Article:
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At Work, It’s Better to be a Father Than a Mother

Topics: Current Events
While working mothers struggle with decreased pay and lack of status in a workplace that sees them as unreliable, working fathers enjoy improved status, pay, and benefits that help a growing family survive.

While working mothers struggle with decreased pay and lack of status in a workplace that sees them as unreliable, working fathers enjoy improved status, pay, and benefits that help a growing family survive.

(Photo Credit: Lars Plougmann/Flickr)

Kudos to Alexandra Petri at the The Washington Post for calling out The Telegraph for its headline, Mother of Three Poised to Lead the BBC. Perhaps there are readers out there who would not flinch at the idea that a professional woman would be defined by her number of children, but they should. On the other hand, maybe the real takeaway is that we’re still surprised when a woman can “do it all” — have three kids and a high-level position in the corporate world.

Do You Know What You're Worth?

In a more subtle fashion, we also define professional males by how many children they have sired, but for the men, it’s a bonus.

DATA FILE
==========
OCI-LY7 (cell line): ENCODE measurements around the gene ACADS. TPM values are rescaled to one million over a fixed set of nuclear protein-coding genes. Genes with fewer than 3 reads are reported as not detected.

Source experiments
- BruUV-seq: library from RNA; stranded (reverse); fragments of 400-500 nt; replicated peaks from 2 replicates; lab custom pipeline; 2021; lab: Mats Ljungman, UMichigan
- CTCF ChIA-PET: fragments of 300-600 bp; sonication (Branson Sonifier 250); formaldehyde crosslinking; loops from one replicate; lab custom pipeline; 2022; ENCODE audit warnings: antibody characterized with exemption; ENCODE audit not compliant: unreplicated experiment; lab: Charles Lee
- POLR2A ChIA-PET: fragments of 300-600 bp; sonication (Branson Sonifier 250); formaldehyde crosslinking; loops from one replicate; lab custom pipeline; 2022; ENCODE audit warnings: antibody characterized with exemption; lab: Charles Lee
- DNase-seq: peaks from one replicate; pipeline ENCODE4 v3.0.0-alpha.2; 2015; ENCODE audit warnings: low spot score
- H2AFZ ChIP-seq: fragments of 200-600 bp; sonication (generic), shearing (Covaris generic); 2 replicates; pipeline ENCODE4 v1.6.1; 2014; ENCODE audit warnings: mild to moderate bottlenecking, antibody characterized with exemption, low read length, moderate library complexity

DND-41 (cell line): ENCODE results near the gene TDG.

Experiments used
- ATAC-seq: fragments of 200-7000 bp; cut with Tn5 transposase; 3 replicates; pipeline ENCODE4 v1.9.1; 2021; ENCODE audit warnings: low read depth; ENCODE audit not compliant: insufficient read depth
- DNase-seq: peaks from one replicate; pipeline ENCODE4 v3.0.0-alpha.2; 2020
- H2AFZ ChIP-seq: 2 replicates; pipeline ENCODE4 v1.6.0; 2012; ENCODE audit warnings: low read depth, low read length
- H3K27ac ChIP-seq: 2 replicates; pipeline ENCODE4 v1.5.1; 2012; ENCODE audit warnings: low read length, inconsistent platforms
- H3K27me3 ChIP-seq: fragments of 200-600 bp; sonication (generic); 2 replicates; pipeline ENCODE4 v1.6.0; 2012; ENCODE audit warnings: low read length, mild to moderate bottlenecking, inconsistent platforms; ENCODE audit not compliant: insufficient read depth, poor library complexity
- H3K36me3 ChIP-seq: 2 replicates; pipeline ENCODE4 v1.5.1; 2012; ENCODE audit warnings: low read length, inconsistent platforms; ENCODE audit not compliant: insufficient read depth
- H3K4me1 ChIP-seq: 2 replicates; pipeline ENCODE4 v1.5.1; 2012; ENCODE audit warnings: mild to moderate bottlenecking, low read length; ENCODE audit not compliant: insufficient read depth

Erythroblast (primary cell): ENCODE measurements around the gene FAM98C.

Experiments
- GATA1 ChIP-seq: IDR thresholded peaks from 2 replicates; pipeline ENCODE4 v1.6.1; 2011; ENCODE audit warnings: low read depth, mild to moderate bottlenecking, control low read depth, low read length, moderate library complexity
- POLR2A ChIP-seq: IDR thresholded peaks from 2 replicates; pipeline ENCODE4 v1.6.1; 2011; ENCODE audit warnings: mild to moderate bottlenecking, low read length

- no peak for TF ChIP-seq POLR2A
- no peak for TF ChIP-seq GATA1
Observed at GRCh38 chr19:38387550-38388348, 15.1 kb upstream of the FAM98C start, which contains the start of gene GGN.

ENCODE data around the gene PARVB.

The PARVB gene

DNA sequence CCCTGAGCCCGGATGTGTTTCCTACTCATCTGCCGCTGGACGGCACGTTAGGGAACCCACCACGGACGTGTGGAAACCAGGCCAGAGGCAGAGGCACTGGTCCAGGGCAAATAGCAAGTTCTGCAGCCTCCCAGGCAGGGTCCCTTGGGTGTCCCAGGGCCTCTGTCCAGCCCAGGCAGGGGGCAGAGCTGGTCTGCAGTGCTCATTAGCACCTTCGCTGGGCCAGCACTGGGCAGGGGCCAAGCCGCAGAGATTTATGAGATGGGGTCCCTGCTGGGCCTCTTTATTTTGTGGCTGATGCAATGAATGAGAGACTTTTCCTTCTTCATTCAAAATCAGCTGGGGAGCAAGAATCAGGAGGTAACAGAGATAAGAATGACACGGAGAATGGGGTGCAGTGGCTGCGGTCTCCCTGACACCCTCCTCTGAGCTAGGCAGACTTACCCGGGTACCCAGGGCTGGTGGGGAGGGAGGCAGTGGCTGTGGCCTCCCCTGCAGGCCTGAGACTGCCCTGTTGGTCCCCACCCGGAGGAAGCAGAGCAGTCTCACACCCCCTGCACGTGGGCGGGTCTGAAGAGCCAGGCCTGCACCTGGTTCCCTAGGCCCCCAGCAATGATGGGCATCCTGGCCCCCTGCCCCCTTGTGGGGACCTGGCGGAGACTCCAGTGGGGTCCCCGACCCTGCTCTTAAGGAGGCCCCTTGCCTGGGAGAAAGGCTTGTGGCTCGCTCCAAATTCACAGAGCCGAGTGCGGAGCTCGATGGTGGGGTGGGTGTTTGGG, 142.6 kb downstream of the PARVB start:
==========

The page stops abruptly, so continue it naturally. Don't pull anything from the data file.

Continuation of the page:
No Daddy Tax

The “Mommy Tax” refers to mothers being offered less pay than childless women, who still receive less pay than men. In addition to there being no “Daddy Tax,” current research suggests fathers enjoy greater status than everyone else at work. The New York Times reports that: 

…employers rate fathers as the most desirable employees, followed by childless women, childless men and finally mothers. They also hold mothers to harsher performance standards and are less lenient when they are late.

Women in the top ten percent of earners are not penalized when they have kids, but that leaves a lot of working mothers trying to feed their families while earning less pay. Low income men in labor jobs may not receive much of a bonus, but men who are educated and have professional positions receive bigger pay when they have children.

What You Can Do

There is not much any one person can do to solve this pervasive form of discrimination, but there are ways to protect yourself. If you are a woman, avoid putting anything on your resume that indicates motherhood. Examples include participation in parent-teacher organizations. If you need to negotiate a flexible schedule, remember you are not obligated to explain why. While it may seem stand-offish, you may politely say you would appreciate the opportunity for a flexible schedule, and mention what that means (does it mean coming in early and leaving early, or working from home, or something else?)

And if you are a childless man, why not put pictures of your nieces and nephews in your office? It couldn’t hurt.

Tell Us What You Think

Has having children affected your career, and how? We want to hear from you! Leave a comment or join the discussion on Twitter.


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